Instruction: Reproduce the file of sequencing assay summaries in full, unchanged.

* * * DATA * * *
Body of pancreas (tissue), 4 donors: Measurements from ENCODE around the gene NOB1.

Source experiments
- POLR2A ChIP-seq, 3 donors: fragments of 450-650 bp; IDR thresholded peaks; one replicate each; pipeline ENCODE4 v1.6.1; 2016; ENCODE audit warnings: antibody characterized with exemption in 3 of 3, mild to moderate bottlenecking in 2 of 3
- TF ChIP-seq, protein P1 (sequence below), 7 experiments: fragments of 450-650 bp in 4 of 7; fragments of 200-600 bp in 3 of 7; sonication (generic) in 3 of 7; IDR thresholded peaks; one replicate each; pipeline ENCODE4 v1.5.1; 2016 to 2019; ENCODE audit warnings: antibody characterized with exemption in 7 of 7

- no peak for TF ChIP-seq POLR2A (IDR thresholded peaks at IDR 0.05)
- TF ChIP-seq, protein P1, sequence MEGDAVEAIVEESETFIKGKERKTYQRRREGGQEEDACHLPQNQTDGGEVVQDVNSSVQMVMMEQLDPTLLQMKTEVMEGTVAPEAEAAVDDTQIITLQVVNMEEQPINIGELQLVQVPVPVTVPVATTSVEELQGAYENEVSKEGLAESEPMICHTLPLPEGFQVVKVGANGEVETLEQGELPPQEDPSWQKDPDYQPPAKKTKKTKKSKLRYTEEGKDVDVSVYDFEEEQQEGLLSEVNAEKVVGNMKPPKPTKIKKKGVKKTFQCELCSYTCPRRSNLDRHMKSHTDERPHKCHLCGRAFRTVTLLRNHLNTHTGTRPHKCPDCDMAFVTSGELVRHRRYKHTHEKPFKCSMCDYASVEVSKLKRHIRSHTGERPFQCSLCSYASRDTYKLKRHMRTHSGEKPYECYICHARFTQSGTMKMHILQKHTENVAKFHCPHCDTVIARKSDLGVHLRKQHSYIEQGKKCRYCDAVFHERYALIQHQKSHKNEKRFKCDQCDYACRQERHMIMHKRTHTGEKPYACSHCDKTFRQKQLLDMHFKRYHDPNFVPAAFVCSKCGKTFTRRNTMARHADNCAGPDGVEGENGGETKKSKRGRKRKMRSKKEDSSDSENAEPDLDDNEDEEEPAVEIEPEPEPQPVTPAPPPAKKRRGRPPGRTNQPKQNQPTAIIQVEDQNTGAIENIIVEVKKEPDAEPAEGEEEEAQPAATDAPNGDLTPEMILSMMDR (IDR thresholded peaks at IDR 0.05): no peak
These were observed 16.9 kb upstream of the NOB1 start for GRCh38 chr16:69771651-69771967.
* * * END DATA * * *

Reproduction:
Body of pancreas (tissue), 4 donors: Measurements from ENCODE around the gene NOB1.

Source experiments
- POLR2A ChIP-seq, 3 donors: fragments of 450-650 bp; IDR thresholded peaks; one replicate each; pipeline ENCODE4 v1.6.1; 2016; ENCODE audit warnings: antibody characterized with exemption in 3 of 3, mild to moderate bottlenecking in 2 of 3
- TF ChIP-seq, protein P1 (sequence below), 7 experiments: fragments of 450-650 bp in 4 of 7; fragments of 200-600 bp in 3 of 7; sonication (generic) in 3 of 7; IDR thresholded peaks; one replicate each; pipeline ENCODE4 v1.5.1; 2016 to 2019; ENCODE audit warnings: antibody characterized with exemption in 7 of 7

- no peak for TF ChIP-seq POLR2A (IDR thresholded peaks at IDR 0.05)
- TF ChIP-seq, protein P1, sequence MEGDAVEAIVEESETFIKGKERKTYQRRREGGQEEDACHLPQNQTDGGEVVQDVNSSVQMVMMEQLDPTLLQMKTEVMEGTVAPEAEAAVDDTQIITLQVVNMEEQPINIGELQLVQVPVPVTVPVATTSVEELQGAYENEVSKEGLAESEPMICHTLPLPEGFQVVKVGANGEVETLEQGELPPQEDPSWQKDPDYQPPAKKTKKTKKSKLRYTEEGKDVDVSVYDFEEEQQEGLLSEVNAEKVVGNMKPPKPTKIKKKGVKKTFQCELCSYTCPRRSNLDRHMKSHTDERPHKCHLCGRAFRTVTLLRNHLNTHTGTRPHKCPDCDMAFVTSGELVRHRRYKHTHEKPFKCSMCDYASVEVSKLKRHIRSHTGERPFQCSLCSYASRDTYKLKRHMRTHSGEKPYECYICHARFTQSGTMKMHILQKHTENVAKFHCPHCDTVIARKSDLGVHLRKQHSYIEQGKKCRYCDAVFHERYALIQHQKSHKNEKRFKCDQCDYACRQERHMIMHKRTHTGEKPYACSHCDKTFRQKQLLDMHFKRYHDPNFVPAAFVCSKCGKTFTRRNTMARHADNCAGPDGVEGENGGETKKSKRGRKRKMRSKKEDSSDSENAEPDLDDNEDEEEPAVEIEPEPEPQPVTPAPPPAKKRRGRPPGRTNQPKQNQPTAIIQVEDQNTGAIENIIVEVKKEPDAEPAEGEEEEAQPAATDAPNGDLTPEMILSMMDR (IDR thresholded peaks at IDR 0.05): no peak
These were observed 16.9 kb upstream of the NOB1 start for GRCh38 chr16:69771651-69771967.